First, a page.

posted on Nov, 28 2012 @ 07:27 PM
In Europe, where much of the vampire folklore originates, the vampire is now considered a fictitious being, although many communities have
embraced the revenant for economic purposes. In some cases, especially in small localities, vampire superstition is still rampant and sightings or
claims of vampire attacks still occur frequently. In Romania during February 2004, several relatives of Toma Petre feared that he had become a
vampire. They dug up his corpse, tore out his heart, burned it, and mixed the ashes with water in order to drink it.
Yikes! Drinking ashes to stop the vampire, yuck.
I love a good vampire story as much as the next person, I really do, but I believe they are only stories. Did people drink blood? Yes, they did. Did
they achieve immortality, I don't think so.
One of my favorite stories is ,
Countess Elizabeth Báthory de Ecsed (Báthory Erzsébet in Hungarian, Alžbeta Bátoriová in Slovak; 7 August
1560 – 21 August 1614) was a countess from the renowned Báthory family of nobility in the Kingdom of Hungary. She has been labeled the most
prolific female serial killer in history, although the number of murders is debated, and is remembered as the "Blood Countess."
After her husband Ferenc Nádasdy's death, she and four collaborators were accused of torturing and killing hundreds of girls, with one witness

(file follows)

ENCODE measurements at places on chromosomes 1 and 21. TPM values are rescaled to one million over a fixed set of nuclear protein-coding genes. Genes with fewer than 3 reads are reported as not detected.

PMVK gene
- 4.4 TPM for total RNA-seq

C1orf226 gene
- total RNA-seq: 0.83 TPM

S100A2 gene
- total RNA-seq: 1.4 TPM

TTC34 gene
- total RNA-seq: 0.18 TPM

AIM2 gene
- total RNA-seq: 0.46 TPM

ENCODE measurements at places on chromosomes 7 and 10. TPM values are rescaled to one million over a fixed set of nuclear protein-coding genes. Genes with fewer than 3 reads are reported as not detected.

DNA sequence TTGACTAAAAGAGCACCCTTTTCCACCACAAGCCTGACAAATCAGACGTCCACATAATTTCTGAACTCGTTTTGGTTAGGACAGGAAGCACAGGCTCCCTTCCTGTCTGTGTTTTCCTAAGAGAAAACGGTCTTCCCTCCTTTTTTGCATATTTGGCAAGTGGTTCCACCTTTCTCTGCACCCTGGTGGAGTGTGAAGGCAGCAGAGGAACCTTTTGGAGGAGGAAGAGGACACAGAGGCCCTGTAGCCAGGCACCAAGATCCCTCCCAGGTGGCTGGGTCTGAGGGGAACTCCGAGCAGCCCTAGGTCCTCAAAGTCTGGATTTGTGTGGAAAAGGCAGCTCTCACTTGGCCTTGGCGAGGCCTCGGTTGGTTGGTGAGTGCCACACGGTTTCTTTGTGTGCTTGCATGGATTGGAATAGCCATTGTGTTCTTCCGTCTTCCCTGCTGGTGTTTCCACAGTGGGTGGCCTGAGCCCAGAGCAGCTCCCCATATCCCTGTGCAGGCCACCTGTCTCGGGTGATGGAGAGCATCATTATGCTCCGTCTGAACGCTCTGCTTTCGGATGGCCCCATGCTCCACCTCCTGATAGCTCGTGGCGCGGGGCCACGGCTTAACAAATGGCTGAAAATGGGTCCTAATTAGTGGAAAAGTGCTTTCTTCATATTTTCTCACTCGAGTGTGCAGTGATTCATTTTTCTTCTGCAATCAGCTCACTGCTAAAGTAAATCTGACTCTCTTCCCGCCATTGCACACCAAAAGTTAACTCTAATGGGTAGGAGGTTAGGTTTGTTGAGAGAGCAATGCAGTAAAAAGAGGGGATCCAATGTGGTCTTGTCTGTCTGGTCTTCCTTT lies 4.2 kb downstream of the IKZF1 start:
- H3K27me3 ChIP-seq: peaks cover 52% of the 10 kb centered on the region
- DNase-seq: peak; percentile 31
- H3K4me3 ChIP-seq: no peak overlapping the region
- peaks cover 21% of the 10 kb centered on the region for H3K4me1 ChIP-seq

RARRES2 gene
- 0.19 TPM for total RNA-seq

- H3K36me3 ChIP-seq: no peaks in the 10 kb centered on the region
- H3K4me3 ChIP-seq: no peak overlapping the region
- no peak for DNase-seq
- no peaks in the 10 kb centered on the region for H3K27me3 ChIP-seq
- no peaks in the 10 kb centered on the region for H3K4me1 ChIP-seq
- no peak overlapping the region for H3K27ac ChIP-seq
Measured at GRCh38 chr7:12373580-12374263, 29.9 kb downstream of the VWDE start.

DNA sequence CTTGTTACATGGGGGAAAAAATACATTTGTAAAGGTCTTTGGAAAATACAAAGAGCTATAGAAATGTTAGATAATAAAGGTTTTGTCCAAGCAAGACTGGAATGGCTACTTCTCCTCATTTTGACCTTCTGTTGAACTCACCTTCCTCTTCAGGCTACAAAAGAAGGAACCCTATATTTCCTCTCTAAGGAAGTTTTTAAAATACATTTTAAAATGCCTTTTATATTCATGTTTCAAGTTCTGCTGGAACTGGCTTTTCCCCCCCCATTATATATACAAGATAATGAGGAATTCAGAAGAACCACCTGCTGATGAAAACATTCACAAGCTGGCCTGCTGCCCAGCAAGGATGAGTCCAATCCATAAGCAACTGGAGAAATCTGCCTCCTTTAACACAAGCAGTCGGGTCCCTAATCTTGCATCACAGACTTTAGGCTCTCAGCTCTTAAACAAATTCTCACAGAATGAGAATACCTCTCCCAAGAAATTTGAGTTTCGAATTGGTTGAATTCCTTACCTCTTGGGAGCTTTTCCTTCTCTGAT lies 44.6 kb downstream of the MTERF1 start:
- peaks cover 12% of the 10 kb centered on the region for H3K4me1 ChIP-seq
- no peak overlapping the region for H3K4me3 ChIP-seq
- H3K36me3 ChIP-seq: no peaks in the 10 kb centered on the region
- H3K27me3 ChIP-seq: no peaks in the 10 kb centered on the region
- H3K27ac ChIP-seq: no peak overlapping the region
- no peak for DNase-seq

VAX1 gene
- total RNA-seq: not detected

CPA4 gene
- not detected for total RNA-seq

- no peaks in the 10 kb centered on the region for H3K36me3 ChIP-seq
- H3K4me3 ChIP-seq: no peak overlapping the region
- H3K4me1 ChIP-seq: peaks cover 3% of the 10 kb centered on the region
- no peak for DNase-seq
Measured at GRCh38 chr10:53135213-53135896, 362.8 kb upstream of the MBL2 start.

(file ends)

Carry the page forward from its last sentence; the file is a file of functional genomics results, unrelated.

attributing to them over 650 victims, though the number for which they were convicted was 80. Elizabeth herself was neither tried nor convicted. In
1610, she was imprisoned in the Csejte Castle, now in Slovakia and known as Čachtice, where she remained bricked in a set of rooms until her death
four years later.
Later writings about the case have led to legendary accounts of the Countess bathing in the blood of virgins to
retain her youth and subsequently also to comparisons with Vlad III the Impaler of Wallachia, on whom the fictional Count Dracula is partly based, and
to modern nicknames of the Blood Countess and Countess Dracula.
(Well, the link won't work but it is Elizabeth Bathory on Wikipedia)
How interesting that people think blood has any "magical" properties.
I will give you the benifit of the doubt here, but you need to post a lot more research into the matter before I give it serious consideration.
edit on 28-11-2012 by Doodle19815 because: (no reason given)